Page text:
Everyday Gardeners

Plant. Grow. Live.

Viva Viburnums

Brandywine viburnum (Viburnum nudum 'Bulk') has glossy red leaves in autumn.

Brandywine viburnum (Viburnum nudum 'Bulk') has glossy red leaves in autumn.

Viburnums truly are plants for all seasons. I’ve added half a dozen different kinds to my yard because I love their pink or white flowers in the spring, their pink, red, blue, or black berries summer through early winter, and outstanding fall color. Brandywine viburnum, pictured above is a type of possumhaw viburnum (I love that common name!). Those with more refined tastes may refer to it by its alternate common name, smooth witherod. This particular variety is known for its spectacular display of pink and blue berries. Mine is only in its second year, so hasn’t bloomed and fruited yet, but the fall color this year has been gorgeous. I’m hoping that by next year it will have some of its fragrant white flower clusters, and produce some berries. But I’d grow it for the fall color alone.

American highbush cranberry viburnum (Viburnum trilobum)

American highbush cranberry viburnum (Viburnum trilobum)

The American highbush cranberry viburnum (left) has white flowers in spring and red cranberry-like fruits from mid-summer into winter. Berries are tart, but edible, similar to its namesake fruit. Unless you’re a lover of pucker-producing fruits, it’s not likely to become your favorite, but the flavor is acceptable. Birds usually leave the berries alone until the fruits have frozen a few times. I’ve been told that winged wildlife like them best fermented on the shrub. This time of year, the rich red, three-lobed leaves set off the ripe fruits nicely.

Compact Korean spice viburnum (Viburnum carlesii 'Compactum')

Compact Korean spice viburnum (Viburnum carlesii 'Compactum')

Another viburnum with great fall color is the compact Korean spice viburnum (right). It kicks off the spring season with extremely fragrant clusters of pinkish white blooms that develop into red fruits which ripen black. Fall color is bright red with touches of yellow and orange, creating a warm glow from within the center of the shrub.

The doublefile viburnum (below) is sometimes mistaken for dogwood in the springtime with its large white blooms on horizontal branches. The flowers develop into red berries that ripen black. This time of year, it puts on another display in fiery hues. Because its leaves are covered in fine hairs, it lacks the glossy showiness of the Korean spice or possumhaw viburnums, but it puts on a nice show nonetheless.

Doublefile viburnum (Viburnum plicatum tomentosum)

Doublefile viburnum (Viburnum plicatum tomentosum)

Other viburnums in my yard are less showy this time of year. Leaves of Blue Muffin arrowwood viburnum (Viburnum dentatum), for example, turn subdued yellowish brown. Others, such as the lantanaphyllum viburnum (Viburnum X rhytidophylloides) are semi-evergreen, keeping their green color until their leaves drop.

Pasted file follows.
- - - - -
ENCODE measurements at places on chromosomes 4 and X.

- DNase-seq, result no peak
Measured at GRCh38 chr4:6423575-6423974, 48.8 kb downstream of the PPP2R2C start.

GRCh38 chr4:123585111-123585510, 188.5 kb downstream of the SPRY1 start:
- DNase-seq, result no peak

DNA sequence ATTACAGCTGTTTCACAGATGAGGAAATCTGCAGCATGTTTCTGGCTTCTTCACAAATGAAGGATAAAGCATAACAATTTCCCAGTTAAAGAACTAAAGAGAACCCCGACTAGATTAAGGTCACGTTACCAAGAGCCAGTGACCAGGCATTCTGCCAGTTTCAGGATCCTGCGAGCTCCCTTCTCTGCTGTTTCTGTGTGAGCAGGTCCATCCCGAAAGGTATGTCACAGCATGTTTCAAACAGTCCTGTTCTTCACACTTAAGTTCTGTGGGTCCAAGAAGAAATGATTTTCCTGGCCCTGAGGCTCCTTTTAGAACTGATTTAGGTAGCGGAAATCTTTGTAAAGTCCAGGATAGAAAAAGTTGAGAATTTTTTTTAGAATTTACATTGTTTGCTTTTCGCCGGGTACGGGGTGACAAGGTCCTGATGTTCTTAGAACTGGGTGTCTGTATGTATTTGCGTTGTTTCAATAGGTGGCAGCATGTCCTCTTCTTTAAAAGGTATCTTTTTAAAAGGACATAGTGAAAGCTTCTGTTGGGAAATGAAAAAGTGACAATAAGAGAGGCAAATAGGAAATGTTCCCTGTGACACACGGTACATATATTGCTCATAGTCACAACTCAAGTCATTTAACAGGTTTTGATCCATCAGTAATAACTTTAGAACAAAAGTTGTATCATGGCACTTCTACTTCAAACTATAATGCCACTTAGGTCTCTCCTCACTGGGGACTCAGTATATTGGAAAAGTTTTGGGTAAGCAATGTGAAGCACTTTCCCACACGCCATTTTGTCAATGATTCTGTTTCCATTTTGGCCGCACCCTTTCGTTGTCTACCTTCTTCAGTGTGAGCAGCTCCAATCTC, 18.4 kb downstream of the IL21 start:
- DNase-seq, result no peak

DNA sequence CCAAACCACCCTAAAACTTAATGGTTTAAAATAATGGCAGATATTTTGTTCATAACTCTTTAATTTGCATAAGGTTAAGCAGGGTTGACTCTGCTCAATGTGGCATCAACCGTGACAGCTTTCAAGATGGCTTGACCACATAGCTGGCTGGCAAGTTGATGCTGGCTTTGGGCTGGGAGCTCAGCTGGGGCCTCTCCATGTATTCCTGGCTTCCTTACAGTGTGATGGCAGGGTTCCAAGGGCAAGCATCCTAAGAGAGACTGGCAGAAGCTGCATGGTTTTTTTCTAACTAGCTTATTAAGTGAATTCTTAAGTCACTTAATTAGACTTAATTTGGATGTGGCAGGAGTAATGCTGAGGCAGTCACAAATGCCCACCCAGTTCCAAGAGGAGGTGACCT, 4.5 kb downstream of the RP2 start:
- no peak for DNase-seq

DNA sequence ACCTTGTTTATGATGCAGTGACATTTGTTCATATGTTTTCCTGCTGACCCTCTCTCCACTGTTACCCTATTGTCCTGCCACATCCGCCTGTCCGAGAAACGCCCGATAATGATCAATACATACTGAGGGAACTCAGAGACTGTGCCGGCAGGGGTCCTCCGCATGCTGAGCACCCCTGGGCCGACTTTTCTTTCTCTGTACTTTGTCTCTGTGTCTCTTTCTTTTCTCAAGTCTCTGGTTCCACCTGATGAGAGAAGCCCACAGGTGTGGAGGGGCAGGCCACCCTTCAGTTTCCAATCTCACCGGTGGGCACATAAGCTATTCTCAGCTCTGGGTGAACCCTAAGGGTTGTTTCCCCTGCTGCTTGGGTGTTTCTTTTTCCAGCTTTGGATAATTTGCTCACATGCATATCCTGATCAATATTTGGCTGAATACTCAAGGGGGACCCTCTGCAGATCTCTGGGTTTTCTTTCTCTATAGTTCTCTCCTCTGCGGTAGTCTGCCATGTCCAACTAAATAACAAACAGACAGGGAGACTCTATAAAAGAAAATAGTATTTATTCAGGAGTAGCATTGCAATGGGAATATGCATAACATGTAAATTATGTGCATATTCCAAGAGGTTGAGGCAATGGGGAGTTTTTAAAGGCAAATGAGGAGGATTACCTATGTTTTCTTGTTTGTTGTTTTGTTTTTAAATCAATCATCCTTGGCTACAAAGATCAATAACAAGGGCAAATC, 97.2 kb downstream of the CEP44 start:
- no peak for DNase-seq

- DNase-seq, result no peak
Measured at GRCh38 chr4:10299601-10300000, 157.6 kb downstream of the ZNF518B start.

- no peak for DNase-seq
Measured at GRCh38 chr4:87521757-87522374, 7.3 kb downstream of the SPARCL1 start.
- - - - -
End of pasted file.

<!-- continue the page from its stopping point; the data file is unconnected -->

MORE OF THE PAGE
I’ll keep on the lookout for other viburnums to add to the landscape. Although there’s not a lot of space left, I’ll find a way to cram in a few more of these showy shrubs because they are so attractive in several seasons, are easy to grow, and virtually trouble-free.

3 Responses to “ Viva Viburnums ”

  1. Denny, thank you so much for ID’ing the Doublefile Viburnum. They grow wild here on our Tennessee hillside. People have asked me what they are and I haven’t had an answer…now I do. One thing, here, they tend to get a bit invasive…so I’ve left them in the woods. Is the variety mentioned in your article collected from the wild, or a hybrid?

    Thanks
    v. campbell

  2. Thank-You so much for including Viburnums in this blog. I truely love the autumn color and berries on certain viburnums. I planted the Korean Spice,Shasta Doublefile, Japanese Snowball, and many others this past spring. I plan on adding a few more, because once you get the viburnum bug you just don’t know how to stop.

    Thanks again,
    P. Thomas

  3. Vera & Patt,
    Thanks for your comments. As you say, once bitten by the viburnum bug, there’s no returning! They are an outstanding group of shrubs.,
    The doublefile viburnum in my yard is a passalong plant from a gardening friend. Doublefile viburnum has the habit of suckering up from the base, and I was fortunate enough to be the recipient of one of these “pups”. I have since taken 2 more “babies” from my original plant. But none is spreading invasively. They’re near their northern limit of hardiness here in Iowa, so we don’t have trouble with them getting out of bounds.




© Copyright , Meredith Corporation. All Rights Reserved | Privacy Policy | Data Policy | Terms of Service | AdChoices